3. Finally, I can also see the same political wisdom that Ted Kennedy followed throughout his career in the Senate (never bad to learn from one's opponent) of make compromises that bring you incrementally closer to your ultimate goal - kind of a "reverse" inculturation against the forces of secularism.

All of this being said, I understand as well that no matter what our tactics might be in bringing about a more just and moral society, we must be vocal and clear as to our ultimate goals - in this we have no choice - if we wish to be faithful to the voice of the the Successor to Peter and stand for LIFE!

Might I suggest the following: write to your Bishop and ask him to consider mandating participation of the local clergy at next years "Life Chain" (something that his "Council of Priests" could discuss). If he will state publicly that he himself will attend, as will the majority of the area clergy, this would serve to lift the profile of the Life arguments of the Church - for it would garner some notice in the local and Catholic press. This simple act of education and respectful request placed before your Ordinary can be presented as the laity bringing to the attention of their church a challenge to their faith, an approach that will most likely be warmly and positively received.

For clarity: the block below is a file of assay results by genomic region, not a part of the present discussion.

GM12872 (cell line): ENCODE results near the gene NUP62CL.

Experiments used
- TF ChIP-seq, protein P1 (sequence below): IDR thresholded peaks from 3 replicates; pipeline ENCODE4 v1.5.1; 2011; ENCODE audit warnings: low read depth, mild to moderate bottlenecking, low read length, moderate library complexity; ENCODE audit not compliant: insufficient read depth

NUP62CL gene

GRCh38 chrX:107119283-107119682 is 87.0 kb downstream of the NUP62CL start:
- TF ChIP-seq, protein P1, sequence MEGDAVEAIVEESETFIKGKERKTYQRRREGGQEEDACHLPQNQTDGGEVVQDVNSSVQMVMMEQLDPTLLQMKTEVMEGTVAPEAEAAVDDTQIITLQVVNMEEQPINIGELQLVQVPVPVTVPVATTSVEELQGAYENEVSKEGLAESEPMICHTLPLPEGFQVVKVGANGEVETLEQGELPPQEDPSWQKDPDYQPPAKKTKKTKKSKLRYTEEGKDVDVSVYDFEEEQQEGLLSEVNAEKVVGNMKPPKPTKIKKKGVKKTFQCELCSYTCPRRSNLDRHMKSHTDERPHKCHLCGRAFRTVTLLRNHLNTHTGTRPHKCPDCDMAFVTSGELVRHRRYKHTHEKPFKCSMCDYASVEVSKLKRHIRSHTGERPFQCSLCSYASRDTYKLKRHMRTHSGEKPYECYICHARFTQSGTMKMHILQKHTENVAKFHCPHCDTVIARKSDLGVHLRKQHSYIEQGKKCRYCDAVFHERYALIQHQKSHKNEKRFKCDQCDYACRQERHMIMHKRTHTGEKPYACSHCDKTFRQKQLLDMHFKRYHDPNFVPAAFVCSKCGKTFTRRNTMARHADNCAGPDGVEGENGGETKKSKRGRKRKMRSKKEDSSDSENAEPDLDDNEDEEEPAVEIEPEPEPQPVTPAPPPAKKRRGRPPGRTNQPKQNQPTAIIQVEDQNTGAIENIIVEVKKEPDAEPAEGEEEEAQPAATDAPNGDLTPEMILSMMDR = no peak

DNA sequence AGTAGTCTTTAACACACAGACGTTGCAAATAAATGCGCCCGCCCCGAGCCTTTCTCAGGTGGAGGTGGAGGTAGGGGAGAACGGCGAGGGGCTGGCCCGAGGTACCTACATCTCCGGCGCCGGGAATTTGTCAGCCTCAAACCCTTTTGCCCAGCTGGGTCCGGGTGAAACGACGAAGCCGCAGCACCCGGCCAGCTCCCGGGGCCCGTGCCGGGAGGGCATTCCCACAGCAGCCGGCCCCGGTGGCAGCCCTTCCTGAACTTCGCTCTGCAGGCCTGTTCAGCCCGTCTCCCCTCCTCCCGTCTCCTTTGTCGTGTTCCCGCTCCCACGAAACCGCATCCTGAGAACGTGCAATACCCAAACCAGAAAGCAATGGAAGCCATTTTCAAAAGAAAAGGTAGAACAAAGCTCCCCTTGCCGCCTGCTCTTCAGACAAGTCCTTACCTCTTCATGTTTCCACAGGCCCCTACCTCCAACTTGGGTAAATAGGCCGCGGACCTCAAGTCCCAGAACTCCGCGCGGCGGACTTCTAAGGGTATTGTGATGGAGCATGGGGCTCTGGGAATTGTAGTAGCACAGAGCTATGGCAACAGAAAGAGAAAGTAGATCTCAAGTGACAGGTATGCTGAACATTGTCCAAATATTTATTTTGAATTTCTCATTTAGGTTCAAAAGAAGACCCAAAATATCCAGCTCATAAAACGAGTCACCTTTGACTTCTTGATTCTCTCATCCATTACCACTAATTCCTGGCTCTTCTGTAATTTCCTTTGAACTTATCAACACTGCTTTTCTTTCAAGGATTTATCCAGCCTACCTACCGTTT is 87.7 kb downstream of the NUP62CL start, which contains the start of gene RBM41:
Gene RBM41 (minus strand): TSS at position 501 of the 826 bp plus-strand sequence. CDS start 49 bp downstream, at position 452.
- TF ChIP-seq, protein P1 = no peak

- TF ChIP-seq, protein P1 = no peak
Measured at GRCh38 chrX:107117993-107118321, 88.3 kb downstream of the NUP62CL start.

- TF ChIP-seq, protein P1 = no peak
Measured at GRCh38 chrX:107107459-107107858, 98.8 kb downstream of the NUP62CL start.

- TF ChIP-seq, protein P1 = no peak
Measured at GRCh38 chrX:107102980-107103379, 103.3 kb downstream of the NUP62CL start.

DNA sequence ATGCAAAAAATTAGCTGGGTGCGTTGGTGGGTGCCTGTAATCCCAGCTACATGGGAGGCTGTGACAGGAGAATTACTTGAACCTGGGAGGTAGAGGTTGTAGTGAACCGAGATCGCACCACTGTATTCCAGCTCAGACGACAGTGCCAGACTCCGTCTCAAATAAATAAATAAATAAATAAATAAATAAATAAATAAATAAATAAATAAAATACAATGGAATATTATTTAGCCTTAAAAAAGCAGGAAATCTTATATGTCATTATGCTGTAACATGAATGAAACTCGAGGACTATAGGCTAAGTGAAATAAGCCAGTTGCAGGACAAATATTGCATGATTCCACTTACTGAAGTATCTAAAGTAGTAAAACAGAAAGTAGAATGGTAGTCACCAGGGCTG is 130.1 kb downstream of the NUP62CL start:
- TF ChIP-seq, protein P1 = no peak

The pro-life community has indeed been left to fend on its own, with only token support from priests and bishops. But you have succeeded in keeping these important issues on the public agenda. Imagine what you could accomplish if you could unite your efforts with the witness of the clergy of the church. In dioceses where this has happened, it has served to stiffen the resolve of the Church and benefited the cause of life.

Google the news stories from various dioceses in North America. Put together a presentation package for the Bishop that he can bring to his Council of Priests. Help to bring the clergy into the fold by tuning your message to be heard amongst the clammer of daily ministry. You won't get them all... but you will get enough. That's all that Christ, our High Priest has promised, but that's all that we will need.